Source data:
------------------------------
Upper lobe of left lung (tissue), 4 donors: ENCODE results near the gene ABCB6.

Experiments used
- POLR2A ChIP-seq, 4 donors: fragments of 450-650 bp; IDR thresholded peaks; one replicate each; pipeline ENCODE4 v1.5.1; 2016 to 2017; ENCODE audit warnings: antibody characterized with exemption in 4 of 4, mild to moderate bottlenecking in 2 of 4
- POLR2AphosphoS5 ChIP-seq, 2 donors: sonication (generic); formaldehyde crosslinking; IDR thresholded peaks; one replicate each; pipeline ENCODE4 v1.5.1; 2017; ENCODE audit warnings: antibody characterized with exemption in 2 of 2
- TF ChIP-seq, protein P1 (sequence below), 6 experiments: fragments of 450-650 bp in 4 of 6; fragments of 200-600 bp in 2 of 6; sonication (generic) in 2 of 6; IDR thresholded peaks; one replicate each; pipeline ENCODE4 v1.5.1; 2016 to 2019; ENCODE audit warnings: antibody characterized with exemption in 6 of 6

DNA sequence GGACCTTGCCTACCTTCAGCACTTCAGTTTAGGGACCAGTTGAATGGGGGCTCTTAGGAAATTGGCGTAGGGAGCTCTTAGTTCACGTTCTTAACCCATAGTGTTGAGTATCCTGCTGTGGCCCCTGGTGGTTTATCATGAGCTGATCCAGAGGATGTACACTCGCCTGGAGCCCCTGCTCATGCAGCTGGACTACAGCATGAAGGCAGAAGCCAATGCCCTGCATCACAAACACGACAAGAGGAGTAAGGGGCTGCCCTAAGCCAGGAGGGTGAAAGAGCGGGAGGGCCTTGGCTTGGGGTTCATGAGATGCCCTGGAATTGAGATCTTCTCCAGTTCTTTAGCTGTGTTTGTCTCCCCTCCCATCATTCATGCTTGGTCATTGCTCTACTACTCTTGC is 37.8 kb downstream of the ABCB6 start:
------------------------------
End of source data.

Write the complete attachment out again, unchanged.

Upper lobe of left lung (tissue), 4 donors: ENCODE results near the gene ABCB6.

Experiments used
- POLR2A ChIP-seq, 4 donors: fragments of 450-650 bp; IDR thresholded peaks; one replicate each; pipeline ENCODE4 v1.5.1; 2016 to 2017; ENCODE audit warnings: antibody characterized with exemption in 4 of 4, mild to moderate bottlenecking in 2 of 4
- POLR2AphosphoS5 ChIP-seq, 2 donors: sonication (generic); formaldehyde crosslinking; IDR thresholded peaks; one replicate each; pipeline ENCODE4 v1.5.1; 2017; ENCODE audit warnings: antibody characterized with exemption in 2 of 2
- TF ChIP-seq, protein P1 (sequence below), 6 experiments: fragments of 450-650 bp in 4 of 6; fragments of 200-600 bp in 2 of 6; sonication (generic) in 2 of 6; IDR thresholded peaks; one replicate each; pipeline ENCODE4 v1.5.1; 2016 to 2019; ENCODE audit warnings: antibody characterized with exemption in 6 of 6

DNA sequence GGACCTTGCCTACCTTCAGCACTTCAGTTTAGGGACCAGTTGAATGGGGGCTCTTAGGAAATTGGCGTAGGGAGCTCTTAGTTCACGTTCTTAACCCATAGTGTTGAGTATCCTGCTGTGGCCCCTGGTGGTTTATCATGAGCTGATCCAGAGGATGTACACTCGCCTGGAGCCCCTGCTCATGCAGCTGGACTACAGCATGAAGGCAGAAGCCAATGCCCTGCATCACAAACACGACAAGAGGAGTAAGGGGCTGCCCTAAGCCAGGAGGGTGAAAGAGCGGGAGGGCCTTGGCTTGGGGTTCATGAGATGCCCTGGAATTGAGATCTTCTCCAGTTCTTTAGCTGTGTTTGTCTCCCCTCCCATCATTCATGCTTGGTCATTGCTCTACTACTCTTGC is 37.8 kb downstream of the ABCB6 start: